Concerns with the American Charter and Russell Moore’s Involvement

Cody Libolt
For the New Christian Intellectual
4 min readJan 5, 2019


My main concerns with the American Charter are:

1) Its call for pluralism (Article 14)

2) Its compromise position on individual rights (Conclusion)

3) The creators and signatories.


Here is the full document.
Importantly, here is the list of who is involved.

Why is Russell Moore signing this? It is a document about “tolerance” created by a large number of liberals and Muslims.

Here are some passages that trouble me:

Freedom of religion and conscience will make pluralism more likely, just as pluralism will make this freedom more necessary. Pluralism represents and respects a “dignity of difference” that must not be leveled by coerced uniformity. But without freedom of religion and conscience, and the civility that accompanies it, social pluralism may well give rise to a “danger in difference” that yields conflict, weakness, and disunity. A healthy democracy requires enough common ground to nourish and protect the freedom to be faithful to disparate ultimate beliefs. When rightly ordered through a respect for freedom of religion and conscience for all, a pluralism based on the dignity of difference has proven itself the only solid and enduring foundation for peace, strength, and harmony. (Article 14 — Dignity of Difference, 26)

“Pluralism” means something. It is not merely an approach that gives liberty to people of differing views. It is an approach that grants credibility to people of all views.

While it is true that we live in a society composed of many cultures, some cultures are better than others. Pluralism denies that truth.

As our society expands its protections for freedom and rights for all, especially for minority groups that face discrimination, it is essential that we ensure that freedom of religion and conscience be protected. Although it is not always possible to uphold both nondiscrimination and religious liberty claims in particular cases, both claims should be taken seriously, and both sides should seek common ground. Religious and ideological factors are today an inescapable dimension of the search for peace, order, and stability around the world. These aims will be achieved only by recognizing the rights of all, including the indispensable place ultimate beliefs have in human life and, therefore, the crucial importance of freedom of religion and conscience for all. The wisest and most successful settlements of religion and public life are nothing more than the best so far. The “great experiment” remains just that. We therefore present this declaration as our best judgment of today’s peril and promise for freedom of religion and conscience. And we call for a renewal of the American covenant through which “We the people” once again pledge to each other our dedication to these unifying first principles and to the resolution of present and future controversies within their framework. We set out this Charter in the hope that others will advance and refine these affirmations in their turn, attempting always to build a freer, more open, and more just America — an America that promotes the flourishing of all its people while also contributing to a more just and more peaceful world. (Conclusion, 29–30)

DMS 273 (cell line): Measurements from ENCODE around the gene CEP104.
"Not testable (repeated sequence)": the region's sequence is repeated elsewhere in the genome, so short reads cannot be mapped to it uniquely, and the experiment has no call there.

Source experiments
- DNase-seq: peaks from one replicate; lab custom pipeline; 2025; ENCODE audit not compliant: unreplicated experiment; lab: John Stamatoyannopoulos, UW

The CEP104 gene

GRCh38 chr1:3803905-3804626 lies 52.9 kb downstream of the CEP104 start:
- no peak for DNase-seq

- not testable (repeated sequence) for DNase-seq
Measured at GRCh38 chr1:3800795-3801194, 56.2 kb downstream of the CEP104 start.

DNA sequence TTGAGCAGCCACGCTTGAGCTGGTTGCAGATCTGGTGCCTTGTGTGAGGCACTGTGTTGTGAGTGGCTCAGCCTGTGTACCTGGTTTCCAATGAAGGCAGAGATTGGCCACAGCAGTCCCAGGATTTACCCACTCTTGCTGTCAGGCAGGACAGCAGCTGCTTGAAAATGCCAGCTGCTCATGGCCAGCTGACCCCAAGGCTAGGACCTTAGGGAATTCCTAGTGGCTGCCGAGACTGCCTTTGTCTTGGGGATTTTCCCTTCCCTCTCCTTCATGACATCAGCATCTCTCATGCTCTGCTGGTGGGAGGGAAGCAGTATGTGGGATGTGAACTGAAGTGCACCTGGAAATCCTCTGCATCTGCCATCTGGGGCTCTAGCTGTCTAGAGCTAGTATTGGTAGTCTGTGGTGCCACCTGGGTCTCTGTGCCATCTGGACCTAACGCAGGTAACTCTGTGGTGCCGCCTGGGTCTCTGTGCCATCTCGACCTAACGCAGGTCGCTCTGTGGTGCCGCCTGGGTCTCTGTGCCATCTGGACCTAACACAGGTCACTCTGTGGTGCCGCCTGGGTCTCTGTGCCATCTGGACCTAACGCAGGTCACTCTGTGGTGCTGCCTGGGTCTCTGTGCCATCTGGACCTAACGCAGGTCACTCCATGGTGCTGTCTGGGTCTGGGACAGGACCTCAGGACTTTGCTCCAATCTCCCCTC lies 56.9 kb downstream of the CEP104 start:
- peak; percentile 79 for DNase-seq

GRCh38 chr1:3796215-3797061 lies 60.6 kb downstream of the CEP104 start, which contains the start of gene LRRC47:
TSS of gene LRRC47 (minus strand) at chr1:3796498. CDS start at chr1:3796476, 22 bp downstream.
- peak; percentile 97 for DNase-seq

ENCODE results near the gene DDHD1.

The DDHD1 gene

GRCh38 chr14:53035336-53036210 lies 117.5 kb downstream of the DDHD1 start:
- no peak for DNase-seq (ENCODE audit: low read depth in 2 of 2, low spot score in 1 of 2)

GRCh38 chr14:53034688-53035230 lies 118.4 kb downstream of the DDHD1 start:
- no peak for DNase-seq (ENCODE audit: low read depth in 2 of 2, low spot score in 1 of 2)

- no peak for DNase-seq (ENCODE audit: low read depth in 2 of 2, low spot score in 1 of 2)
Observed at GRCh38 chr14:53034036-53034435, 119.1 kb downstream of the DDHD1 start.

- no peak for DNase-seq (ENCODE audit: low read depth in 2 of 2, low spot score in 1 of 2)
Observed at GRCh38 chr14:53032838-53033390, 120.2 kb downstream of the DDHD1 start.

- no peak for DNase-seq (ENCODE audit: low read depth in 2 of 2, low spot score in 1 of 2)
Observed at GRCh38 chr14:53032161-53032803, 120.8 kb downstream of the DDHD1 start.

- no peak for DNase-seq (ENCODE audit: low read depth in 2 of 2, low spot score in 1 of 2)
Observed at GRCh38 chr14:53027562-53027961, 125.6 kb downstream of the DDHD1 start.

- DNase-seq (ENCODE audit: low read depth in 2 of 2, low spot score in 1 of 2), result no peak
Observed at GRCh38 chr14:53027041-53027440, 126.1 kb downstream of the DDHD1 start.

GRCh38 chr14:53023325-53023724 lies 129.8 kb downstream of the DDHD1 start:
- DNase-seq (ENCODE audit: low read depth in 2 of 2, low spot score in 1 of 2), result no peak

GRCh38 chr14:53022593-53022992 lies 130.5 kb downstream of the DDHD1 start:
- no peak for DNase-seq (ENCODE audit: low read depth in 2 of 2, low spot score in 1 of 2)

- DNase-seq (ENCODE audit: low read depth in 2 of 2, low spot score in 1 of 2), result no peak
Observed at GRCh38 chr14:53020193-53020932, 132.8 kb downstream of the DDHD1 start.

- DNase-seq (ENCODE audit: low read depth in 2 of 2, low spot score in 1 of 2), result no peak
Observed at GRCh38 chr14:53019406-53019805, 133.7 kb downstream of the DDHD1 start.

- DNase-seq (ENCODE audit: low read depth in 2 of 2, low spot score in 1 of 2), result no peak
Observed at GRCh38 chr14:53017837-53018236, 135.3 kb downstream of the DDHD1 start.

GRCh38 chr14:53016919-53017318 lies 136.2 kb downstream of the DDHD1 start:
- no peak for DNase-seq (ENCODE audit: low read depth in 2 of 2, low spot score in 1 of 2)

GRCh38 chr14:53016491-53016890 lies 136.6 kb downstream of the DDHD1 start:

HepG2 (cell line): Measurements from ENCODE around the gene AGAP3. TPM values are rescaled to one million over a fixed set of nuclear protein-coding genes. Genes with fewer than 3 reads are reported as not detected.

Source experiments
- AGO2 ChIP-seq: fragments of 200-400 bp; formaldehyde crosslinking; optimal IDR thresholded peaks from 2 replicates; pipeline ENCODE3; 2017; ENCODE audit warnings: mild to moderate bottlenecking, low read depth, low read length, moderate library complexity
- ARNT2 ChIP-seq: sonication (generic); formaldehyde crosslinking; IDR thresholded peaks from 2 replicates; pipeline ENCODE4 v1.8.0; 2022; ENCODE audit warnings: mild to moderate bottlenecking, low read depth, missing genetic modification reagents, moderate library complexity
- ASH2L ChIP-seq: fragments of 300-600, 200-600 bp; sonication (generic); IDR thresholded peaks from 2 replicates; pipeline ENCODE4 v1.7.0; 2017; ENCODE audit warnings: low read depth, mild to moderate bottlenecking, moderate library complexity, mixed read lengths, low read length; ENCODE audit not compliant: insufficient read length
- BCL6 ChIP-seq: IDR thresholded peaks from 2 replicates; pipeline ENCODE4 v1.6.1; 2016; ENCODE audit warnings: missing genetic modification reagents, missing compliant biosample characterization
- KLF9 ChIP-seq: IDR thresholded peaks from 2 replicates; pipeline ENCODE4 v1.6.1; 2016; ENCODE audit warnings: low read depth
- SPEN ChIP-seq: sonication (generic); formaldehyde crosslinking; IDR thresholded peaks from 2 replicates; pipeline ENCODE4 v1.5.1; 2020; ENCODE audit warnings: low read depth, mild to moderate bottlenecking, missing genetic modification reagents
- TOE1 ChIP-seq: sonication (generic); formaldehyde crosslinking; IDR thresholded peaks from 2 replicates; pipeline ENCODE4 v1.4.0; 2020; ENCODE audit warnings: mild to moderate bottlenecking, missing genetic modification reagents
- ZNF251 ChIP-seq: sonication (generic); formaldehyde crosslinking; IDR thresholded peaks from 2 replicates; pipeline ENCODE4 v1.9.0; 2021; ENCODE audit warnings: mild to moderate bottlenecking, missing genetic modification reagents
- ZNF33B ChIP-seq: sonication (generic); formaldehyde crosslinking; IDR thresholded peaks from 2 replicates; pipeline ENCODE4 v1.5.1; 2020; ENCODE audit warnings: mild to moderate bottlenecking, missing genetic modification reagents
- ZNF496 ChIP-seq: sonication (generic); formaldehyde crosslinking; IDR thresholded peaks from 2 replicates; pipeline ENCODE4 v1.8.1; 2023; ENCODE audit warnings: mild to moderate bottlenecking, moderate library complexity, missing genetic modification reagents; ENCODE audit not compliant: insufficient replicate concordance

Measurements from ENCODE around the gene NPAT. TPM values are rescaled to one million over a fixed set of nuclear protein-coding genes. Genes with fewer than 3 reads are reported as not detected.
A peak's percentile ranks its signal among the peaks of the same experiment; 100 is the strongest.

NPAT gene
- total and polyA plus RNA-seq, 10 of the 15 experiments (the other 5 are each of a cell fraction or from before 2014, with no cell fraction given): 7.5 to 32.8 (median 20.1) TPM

The document calls for a more “open” America. What is meant by this? Is it referring to the leftist paradigm of “open societies” vs “closed societies”?

In signing this statement with a large number of prominent leftist and Muslim leaders, Russell Moore, a paid advocate for the interests of SBC members, continues his pattern of speaking up for non-Christians while saying nothing about the massive and escalating infringements of the rights of Christians in this country.

To sign on with a document supported by a coalition of this type is to signal affinity for their concerns — which ought not to be.

While Christians ought to care about equal rights for all, principled Christians should not lift even one finger to assist the agenda of groups explicitly hostile to Christianity or to the security of our nation.

There is a limit to how much “tolerance” should be given to those who profess a desire to overthrow the government — and who then run for office(!) It is concerning to see Russell Moore taking a stand for groups that are known to take advantage of tolerance until they come to power.

In light of Moore’s previous statements about rights (he holds that rights are never absolute), it is particularly troubling that he has signed a document such as this, that offers no principle for adjudicating competing claims:

“It is not always possible to uphold both nondiscrimination and religious liberty claims.” (Conclusion, 29)

From Moore’s previous words, it would seem that expediency and compromise are the only standards on offer. Read about Moore’s position here and here.

What the SBC and faithful Christians need today is more voices for individual rights. That is something you will not find in Russell Moore, nor in this document of “tolerance.”



Cody Libolt
For the New Christian Intellectual